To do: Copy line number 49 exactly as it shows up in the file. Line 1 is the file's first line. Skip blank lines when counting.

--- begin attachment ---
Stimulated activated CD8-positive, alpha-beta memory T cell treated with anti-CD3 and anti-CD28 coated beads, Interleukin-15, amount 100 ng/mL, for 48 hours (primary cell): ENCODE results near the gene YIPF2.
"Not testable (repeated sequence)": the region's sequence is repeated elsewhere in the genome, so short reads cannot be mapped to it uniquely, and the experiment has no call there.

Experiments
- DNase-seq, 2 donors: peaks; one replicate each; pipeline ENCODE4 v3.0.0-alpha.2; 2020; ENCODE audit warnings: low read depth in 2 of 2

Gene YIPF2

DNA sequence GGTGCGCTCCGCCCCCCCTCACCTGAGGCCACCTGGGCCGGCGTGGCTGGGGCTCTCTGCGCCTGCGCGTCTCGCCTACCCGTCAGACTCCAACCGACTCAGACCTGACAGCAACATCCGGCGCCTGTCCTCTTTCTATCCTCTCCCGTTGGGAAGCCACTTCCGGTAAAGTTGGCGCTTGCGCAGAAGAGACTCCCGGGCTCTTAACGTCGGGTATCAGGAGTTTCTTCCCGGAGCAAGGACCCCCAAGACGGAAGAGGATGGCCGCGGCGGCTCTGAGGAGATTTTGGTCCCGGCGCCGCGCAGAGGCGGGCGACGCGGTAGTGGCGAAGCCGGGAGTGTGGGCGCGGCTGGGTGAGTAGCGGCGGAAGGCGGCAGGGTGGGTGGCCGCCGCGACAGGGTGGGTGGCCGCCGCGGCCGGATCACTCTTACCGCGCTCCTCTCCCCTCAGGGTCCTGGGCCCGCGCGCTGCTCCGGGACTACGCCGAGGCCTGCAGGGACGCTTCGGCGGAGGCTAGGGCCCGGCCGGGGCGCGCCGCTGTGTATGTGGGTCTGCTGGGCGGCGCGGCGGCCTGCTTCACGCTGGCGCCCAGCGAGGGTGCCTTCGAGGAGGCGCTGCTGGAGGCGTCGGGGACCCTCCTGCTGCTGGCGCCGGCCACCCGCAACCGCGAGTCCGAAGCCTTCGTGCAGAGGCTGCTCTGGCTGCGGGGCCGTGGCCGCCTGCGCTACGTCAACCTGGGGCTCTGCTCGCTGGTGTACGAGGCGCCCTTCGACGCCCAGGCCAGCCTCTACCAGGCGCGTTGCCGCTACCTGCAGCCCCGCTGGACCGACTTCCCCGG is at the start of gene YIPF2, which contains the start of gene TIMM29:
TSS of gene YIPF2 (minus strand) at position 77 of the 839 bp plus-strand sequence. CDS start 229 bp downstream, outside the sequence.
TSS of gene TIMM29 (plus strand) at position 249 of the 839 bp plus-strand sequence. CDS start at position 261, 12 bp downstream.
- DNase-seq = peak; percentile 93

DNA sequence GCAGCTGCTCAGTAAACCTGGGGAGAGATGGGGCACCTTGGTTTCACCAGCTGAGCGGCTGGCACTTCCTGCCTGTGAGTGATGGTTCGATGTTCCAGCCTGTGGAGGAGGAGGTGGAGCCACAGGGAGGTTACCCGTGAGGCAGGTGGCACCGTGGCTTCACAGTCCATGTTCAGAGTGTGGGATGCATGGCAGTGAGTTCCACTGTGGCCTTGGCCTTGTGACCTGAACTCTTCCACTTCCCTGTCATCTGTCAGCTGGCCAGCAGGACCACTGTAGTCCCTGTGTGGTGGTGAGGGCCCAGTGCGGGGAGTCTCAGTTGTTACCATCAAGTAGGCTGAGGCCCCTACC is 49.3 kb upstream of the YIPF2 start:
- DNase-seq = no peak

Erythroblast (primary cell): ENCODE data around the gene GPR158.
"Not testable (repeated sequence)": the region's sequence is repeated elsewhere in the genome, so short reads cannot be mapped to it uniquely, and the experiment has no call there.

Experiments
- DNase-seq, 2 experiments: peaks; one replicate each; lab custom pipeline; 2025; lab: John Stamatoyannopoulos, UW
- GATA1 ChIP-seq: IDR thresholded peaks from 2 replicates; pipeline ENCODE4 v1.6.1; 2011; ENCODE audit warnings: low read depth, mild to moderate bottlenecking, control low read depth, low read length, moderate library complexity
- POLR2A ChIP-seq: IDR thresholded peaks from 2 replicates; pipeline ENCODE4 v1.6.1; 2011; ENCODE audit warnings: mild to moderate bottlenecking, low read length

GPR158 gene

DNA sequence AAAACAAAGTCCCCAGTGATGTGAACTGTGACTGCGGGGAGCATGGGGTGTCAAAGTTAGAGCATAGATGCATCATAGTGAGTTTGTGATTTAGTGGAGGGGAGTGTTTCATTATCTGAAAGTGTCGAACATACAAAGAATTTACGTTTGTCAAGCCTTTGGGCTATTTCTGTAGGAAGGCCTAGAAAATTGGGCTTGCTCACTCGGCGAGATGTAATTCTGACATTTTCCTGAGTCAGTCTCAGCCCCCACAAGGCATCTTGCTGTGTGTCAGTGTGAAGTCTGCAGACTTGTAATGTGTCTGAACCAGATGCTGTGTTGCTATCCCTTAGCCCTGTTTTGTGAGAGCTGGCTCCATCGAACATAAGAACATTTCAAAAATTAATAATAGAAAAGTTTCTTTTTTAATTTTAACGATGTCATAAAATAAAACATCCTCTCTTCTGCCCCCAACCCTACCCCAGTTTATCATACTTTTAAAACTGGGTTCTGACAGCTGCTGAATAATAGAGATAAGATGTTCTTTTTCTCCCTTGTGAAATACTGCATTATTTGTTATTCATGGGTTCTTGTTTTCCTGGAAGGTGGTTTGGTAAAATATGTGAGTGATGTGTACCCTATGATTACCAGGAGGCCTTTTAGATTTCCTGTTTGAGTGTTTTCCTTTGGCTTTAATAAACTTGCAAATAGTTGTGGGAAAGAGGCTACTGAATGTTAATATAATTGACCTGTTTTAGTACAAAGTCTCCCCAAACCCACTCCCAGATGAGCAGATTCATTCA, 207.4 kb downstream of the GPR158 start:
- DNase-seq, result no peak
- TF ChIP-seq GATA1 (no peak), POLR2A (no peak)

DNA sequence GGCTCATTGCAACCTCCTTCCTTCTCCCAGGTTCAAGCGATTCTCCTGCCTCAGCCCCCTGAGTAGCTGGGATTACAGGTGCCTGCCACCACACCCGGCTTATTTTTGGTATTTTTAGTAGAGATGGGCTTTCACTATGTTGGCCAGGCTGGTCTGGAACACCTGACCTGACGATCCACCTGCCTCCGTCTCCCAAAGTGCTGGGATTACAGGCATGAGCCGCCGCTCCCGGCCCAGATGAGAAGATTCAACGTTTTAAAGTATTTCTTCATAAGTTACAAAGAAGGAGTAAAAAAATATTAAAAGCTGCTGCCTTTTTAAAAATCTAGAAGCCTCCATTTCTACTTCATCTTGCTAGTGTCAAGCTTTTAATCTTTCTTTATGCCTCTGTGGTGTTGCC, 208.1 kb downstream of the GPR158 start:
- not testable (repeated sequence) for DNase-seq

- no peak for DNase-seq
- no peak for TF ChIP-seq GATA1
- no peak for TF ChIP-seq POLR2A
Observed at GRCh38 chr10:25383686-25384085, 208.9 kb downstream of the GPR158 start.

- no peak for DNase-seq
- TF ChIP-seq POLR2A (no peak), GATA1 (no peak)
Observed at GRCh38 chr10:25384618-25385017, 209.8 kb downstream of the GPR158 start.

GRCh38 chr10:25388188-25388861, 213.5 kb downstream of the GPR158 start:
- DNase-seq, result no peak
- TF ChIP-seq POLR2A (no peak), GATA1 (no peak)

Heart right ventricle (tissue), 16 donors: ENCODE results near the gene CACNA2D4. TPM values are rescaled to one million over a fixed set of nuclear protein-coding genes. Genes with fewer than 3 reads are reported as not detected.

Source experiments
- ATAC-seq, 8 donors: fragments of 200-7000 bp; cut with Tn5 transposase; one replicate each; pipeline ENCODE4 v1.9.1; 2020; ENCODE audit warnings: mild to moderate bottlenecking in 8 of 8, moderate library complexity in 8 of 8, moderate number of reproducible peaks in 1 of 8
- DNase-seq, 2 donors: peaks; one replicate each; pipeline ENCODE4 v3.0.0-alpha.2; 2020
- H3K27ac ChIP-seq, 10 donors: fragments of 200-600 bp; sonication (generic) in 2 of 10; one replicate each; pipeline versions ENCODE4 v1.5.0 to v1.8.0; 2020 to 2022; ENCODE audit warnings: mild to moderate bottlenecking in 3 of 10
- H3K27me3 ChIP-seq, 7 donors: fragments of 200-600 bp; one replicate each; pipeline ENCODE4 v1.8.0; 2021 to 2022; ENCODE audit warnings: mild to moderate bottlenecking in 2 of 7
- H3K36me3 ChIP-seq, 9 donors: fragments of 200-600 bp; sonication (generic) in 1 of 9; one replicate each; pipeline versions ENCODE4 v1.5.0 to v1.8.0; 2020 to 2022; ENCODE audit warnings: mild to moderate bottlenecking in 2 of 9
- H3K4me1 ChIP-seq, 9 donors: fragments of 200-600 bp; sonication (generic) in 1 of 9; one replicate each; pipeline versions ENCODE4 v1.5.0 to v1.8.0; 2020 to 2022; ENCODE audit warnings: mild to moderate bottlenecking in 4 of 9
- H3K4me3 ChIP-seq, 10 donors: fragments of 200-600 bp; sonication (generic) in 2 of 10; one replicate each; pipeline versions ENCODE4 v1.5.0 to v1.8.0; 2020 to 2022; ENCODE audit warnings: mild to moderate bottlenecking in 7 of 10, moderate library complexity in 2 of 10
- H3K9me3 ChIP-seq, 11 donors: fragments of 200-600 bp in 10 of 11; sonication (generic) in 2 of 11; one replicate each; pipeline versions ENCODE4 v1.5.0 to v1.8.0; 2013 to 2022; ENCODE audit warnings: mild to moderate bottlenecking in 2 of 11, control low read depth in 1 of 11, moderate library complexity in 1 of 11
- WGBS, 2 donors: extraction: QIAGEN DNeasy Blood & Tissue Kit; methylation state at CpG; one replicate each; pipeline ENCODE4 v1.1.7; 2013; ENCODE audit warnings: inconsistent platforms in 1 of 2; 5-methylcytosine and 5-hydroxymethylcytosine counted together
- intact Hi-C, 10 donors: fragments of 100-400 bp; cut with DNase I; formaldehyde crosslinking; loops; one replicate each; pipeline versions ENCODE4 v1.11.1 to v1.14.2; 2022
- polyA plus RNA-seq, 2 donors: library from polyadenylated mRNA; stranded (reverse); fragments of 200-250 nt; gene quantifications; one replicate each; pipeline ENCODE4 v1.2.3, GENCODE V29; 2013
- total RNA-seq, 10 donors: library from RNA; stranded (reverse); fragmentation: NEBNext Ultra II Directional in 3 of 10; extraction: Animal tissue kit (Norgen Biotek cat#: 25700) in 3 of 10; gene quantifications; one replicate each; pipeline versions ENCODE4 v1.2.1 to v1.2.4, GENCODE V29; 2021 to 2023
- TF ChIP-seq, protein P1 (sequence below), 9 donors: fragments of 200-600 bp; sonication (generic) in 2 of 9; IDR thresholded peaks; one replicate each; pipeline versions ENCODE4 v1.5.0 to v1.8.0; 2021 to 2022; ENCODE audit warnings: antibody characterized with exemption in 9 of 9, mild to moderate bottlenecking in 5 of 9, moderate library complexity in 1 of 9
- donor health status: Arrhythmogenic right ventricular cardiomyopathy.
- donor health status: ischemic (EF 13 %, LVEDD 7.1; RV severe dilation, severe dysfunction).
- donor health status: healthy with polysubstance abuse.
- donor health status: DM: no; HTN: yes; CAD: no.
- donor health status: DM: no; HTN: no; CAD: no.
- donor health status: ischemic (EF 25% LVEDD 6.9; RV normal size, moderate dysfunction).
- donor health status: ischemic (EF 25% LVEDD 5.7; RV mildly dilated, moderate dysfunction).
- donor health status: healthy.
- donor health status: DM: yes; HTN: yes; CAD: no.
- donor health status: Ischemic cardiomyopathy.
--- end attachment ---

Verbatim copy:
- donor health status: Arrhythmogenic right ventricular cardiomyopathy.